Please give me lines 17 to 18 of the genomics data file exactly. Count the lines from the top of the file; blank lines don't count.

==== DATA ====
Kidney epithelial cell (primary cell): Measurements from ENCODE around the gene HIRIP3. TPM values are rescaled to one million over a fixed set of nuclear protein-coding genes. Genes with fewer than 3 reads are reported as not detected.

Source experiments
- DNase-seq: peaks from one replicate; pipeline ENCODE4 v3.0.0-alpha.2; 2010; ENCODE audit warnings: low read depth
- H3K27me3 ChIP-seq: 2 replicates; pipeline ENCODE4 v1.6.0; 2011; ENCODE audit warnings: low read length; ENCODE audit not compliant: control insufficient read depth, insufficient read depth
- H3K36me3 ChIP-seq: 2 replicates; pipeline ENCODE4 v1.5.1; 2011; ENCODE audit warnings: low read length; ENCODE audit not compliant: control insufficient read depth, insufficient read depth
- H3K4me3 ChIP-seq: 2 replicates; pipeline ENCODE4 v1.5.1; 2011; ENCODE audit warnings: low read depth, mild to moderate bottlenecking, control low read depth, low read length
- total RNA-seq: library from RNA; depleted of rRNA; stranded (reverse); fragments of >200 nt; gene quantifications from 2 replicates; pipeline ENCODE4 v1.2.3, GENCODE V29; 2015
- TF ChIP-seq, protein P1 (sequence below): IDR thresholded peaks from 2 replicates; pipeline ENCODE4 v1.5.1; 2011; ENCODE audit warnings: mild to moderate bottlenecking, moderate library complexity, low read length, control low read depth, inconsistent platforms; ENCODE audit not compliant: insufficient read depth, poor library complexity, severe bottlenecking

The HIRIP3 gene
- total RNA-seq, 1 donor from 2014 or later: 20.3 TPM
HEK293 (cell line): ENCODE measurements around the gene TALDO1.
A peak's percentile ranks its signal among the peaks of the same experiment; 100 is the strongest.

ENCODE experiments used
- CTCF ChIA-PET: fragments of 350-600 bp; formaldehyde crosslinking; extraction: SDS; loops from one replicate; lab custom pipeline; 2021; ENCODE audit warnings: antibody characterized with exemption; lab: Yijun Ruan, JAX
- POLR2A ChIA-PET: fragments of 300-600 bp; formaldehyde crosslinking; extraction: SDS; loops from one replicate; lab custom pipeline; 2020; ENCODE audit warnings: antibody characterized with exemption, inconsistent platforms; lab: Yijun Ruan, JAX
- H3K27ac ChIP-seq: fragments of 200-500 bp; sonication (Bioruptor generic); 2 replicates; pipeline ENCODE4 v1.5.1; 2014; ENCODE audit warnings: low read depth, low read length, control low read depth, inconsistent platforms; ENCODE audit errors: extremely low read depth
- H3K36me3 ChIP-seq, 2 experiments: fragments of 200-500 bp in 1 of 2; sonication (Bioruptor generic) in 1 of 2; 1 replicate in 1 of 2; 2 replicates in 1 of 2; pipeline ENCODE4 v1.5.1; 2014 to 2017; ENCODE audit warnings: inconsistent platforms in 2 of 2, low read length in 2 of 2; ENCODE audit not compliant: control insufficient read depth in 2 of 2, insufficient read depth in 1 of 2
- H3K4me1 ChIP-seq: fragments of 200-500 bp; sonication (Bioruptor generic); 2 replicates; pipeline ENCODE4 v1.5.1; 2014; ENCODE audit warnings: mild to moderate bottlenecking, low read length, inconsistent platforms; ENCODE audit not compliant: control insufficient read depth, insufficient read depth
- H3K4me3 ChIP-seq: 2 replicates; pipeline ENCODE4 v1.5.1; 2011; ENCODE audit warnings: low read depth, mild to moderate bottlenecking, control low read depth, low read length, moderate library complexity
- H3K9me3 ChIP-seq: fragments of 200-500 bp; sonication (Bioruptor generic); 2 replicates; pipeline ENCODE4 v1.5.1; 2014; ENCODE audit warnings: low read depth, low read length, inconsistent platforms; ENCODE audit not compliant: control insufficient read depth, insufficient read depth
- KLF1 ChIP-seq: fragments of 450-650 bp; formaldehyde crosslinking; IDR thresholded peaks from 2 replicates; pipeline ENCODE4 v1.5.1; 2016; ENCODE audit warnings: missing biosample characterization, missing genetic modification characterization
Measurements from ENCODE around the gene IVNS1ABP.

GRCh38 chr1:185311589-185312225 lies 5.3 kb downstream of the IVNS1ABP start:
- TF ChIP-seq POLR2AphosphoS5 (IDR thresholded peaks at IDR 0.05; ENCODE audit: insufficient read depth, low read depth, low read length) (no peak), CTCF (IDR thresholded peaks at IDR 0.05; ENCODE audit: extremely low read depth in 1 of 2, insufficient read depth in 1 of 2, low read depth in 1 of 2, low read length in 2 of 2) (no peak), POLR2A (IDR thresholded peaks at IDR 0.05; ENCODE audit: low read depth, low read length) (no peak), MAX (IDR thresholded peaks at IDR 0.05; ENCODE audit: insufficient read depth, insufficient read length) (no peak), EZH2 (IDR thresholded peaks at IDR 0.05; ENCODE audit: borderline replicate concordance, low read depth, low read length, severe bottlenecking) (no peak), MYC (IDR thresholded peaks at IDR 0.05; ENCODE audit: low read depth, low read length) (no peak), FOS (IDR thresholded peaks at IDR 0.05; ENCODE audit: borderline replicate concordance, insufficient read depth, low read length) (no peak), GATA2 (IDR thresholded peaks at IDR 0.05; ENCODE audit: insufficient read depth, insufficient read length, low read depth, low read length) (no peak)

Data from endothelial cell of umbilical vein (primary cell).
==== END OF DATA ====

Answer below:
- H3K36me3 ChIP-seq, 2 experiments: fragments of 200-500 bp in 1 of 2; sonication (Bioruptor generic) in 1 of 2; 1 replicate in 1 of 2; 2 replicates in 1 of 2; pipeline ENCODE4 v1.5.1; 2014 to 2017; ENCODE audit warnings: inconsistent platforms in 2 of 2, low read length in 2 of 2; ENCODE audit not compliant: control insufficient read depth in 2 of 2, insufficient read depth in 1 of 2
- H3K4me1 ChIP-seq: fragments of 200-500 bp; sonication (Bioruptor generic); 2 replicates; pipeline ENCODE4 v1.5.1; 2014; ENCODE audit warnings: mild to moderate bottlenecking, low read length, inconsistent platforms; ENCODE audit not compliant: control insufficient read depth, insufficient read depth